1) It's all new, global but European.
That new platform--called C2--is the basis of it all. All Ford's global divisions got together, and specified what they wanted from the ground-up new car. Then the designers and engineers in Europe did the job. Even though it's roomier and stronger than the old one, most models are notably lighter.
2) The front is recognizable, the sides are fresh.
The front-end view is obviously Ford. It's at the side where things have really taken a turn. The metalwork is defined by three bow-like lines--two high, one low--that emerge from the soft dune-like surfaces. The almond-shaped glazed area is another departure. Out back, the tail-lamps clusters are now split, so they're wider without impinging into the tailgate opening.
3) There's more space everywhere.
The stretched wheelbase imparts better rear legroom. Plus the front seats have been redesigned to give useful extra space for the rear-dwellers' feet. Those folks can see out better too, because the door windows are pulled rearward into the pillar. Despite all those cabin gains, the new car is a scant 18mm longer. So if you could park the old one, this will be fine. If you couldn't, there’s now an auto-parking option.
4) It features an all-new dash.
The dash has a cleaner, simplified look and is made from soft-touch plastic. It's been moved forward, to make things feel roomier. Not so far that you can’t reach the touchscreen, mind, which is mounted high up.
The screen goes up to 8 inches, and runs Ford’s Sync 3 system, which is the equal of anything in the mass market for slick operation and easily grasped menus. There’s also a wireless charging-pad option.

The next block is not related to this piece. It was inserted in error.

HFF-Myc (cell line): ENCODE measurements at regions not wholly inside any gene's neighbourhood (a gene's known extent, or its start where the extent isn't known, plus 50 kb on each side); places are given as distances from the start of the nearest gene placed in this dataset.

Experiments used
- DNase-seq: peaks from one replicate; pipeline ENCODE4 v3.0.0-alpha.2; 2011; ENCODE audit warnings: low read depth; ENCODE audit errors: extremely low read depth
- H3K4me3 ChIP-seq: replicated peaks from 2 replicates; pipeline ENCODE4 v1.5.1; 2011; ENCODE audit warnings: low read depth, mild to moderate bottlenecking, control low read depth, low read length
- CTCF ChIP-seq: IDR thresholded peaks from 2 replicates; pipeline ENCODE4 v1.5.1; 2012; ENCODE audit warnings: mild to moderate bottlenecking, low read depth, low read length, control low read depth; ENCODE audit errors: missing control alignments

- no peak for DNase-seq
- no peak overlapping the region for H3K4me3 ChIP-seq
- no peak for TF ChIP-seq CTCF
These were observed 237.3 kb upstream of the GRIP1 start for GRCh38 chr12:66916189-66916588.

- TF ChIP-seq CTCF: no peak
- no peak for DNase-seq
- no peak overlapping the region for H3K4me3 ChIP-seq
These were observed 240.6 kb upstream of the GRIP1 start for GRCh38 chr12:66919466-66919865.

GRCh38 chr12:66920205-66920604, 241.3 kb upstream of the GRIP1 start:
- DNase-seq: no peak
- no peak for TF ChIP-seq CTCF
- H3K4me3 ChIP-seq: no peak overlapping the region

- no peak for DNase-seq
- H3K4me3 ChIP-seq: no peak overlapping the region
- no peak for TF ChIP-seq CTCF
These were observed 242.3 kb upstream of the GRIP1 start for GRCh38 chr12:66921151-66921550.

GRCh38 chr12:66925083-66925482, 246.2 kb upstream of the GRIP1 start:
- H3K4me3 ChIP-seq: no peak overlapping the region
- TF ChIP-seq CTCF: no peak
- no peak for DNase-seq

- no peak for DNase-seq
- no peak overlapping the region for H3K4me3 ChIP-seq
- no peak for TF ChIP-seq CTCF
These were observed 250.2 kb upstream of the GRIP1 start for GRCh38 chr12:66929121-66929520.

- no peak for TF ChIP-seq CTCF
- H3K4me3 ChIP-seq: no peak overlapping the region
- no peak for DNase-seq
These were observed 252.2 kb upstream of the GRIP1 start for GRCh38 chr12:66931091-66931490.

For the driver, a pretty comprehensive head-up display is also on the options menu.
5) There's a very 2018 suite of assistance tech.
A fully-kitted Focus bristles with a front radar, another radar on each side, a front camera and an all-round array of 12 ultrasonic sensors. They don’t just operate independently, but their inputs are compared by the assistance computer.
The optional LED adaptive headlights will broaden their beam shape predictively if the camera sees a roundabout or bend sign.
Or how about 'evasive steering assist.' If the car calculates a crash is suddenly looming, the systems will figure out what looks like the safest clear gap to steer into, and eases the steering wheel one way or the other to help you go there. You can of course yank it the other way if you think you’ve a better idea.
Meanwhile, the basic accident-avoidance tech is here: It will auto-brake if it spots a car, cyclist or pedestrian in front, or a crossing vehicle when you're reversing into the road.
6) The suspension has had a bit of a refresh.
The broad suspension principles remain the same, at least on most versions. But it's all been renewed. Also, there are now completely different rear suspensions.
The hatches with the smallest, lowest-power now have a torsion-beam setup. Sounds like a retrograde step given it's the first time we've had one of those on a midsize Ford since the Escort. But the engineers swear it's actually well-enough refined that it rides as well as the current Focus, and it's closely related to the Fiesta ST design.
Meanwhile, more powerful hatches get a short-and-long arm setup. This one, they say is better developed and gives a quieter ride than the torsion beam, and more precise steering response.
Some models get the option of adaptive dampers too, for the first time in a mainstream Focus.
7) It's a drag star.
The cd figure is as low as 0.273 for the five-door, which is as slippery as most eels.
Active grille shutters automatically close to reduce drag when the radiator doesn't need to gulp cooling air. Air curtains put a wall of air around the front wheels to cut turbulence, and there are several little edges in the rear body and lights to separate the airflow cleanly. Most of the underbody is shielded, including the rear suspension.
NOTE: This article first appeared on TopGear.com. Minor edits have been made.